A second company, Clarkdale Realty, would manage and sell the residential properties in Clarkdale. A new subdivision was also announced.

The announcement dinner, among whose 200 guests sat Gov. Paul Fanin. Zeckendorf announced plans to release Clarkdale property to private buyers. He also cautioned that the steel mill proposal was only "probable."

Within a month, Clarkdale homes were being renovated at a rate of one per day by 16 carpenters and painters. Some were ready for sale "this week," to be sold at their appraised value, it was announced,

Vice President and General Manager of Clarkdale Realty, Bill Campbell, noted that "a more extensive plan" is needed for homes in Lower Town that are in poor condition.

Coordinator Robert Thompson said, "Definite action should be seen on the steel mill during the next month." In the announcement cited by the Independent, he noted that 500 tons of slag had been shipped to Niagara Falls, Ontario, for testing. "This will show us whether the new steel can compete against the current steel market prices."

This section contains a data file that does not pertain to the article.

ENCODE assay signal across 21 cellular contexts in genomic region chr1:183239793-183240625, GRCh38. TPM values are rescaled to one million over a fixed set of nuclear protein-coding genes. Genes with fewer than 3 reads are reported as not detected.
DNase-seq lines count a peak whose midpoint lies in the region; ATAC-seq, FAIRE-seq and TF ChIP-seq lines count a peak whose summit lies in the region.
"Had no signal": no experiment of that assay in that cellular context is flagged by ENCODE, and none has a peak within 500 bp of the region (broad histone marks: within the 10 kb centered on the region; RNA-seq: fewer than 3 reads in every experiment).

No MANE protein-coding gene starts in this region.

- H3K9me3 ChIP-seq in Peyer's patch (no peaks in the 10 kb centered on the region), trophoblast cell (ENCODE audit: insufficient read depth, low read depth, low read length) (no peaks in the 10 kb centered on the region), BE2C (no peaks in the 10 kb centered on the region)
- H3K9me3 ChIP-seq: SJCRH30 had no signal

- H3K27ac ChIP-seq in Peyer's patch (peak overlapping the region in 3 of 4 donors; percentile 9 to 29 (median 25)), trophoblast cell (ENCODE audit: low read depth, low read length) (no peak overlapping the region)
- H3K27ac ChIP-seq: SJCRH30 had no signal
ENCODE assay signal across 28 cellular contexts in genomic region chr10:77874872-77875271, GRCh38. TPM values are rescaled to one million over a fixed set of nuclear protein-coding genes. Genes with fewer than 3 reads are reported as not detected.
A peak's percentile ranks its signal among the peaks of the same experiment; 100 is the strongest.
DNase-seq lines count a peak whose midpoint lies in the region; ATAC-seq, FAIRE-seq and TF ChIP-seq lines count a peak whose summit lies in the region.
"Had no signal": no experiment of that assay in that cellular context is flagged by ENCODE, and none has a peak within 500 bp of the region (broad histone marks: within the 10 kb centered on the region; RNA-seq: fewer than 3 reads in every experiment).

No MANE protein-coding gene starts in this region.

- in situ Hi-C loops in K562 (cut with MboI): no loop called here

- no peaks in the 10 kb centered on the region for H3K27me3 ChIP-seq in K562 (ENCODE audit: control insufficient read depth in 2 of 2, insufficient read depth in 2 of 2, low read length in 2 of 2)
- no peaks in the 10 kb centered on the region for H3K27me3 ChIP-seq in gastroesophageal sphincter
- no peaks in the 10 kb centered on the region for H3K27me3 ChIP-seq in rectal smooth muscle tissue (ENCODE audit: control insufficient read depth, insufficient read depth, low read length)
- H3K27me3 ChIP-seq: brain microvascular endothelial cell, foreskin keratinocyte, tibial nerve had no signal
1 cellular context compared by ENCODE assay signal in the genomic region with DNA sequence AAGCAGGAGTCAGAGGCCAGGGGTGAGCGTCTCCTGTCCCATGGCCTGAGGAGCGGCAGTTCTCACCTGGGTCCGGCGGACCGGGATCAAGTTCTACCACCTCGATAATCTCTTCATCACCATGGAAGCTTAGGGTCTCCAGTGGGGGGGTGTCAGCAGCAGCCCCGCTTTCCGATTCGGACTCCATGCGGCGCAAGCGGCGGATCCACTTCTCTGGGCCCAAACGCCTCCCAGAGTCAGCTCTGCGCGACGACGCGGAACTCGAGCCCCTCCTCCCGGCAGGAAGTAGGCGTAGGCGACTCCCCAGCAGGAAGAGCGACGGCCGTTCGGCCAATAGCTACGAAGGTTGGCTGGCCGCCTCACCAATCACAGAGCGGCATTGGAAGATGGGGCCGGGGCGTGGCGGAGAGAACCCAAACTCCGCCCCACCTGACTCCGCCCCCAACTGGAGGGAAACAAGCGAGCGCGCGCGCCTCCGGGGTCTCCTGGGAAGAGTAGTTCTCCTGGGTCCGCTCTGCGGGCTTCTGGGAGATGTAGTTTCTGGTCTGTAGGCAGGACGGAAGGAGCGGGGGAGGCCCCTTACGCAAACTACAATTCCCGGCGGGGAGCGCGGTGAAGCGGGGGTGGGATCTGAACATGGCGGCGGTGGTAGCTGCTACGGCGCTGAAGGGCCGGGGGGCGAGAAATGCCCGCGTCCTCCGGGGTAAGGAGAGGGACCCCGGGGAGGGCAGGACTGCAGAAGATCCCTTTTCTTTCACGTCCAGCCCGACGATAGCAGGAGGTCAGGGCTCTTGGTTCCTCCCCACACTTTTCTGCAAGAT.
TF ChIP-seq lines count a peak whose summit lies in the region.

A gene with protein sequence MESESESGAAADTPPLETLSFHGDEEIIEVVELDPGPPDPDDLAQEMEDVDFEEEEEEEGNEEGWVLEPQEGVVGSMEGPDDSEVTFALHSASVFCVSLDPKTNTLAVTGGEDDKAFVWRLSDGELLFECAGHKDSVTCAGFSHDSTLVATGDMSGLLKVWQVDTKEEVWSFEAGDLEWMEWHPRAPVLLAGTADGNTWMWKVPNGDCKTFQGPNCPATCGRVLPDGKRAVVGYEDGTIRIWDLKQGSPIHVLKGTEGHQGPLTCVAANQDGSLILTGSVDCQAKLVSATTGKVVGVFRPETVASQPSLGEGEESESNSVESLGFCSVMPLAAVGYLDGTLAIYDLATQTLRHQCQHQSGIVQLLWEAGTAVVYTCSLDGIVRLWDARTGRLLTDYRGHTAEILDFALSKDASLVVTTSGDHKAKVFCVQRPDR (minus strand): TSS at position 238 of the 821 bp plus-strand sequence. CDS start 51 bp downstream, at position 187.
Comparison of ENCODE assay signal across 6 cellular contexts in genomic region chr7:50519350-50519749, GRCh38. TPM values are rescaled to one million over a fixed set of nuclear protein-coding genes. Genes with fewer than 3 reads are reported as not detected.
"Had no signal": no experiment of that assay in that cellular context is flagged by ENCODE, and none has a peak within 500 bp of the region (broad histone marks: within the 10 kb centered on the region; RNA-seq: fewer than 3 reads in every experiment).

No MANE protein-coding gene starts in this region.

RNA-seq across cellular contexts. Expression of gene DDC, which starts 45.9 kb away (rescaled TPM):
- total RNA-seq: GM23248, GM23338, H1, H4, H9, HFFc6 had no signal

The Clarkdale council named Dr. Daniel Bright to replace M.O. Lindner as mayor. Lindner has been appointed manager of Clarkdale Realty, in charge of all Clarkdale holdings of Webb and Knapp except for the smelter site. George Benatz was named to replace Lindner.

By July 1960, Fortune Magazine reported that William Zeckendorf was "in a $100 million jam."

In December 1960, the Verde Independent reported that Webb and Knapp decided to build the steel mill project at Anaconda, Mont., instead of Clarkdale.

Before his spectacular bankruptcy in 1965, Zeckendorf was described as the "embodiment of glamorous deal making." Among other properties he had owned were the Chrysler Building in New York City and Roosevelt Airport, where Charles Lindberg began his transatlantic flight.

The 430-foot smoke stack of the United Verde Copper Co smelter was demolished Oct. 2 1966.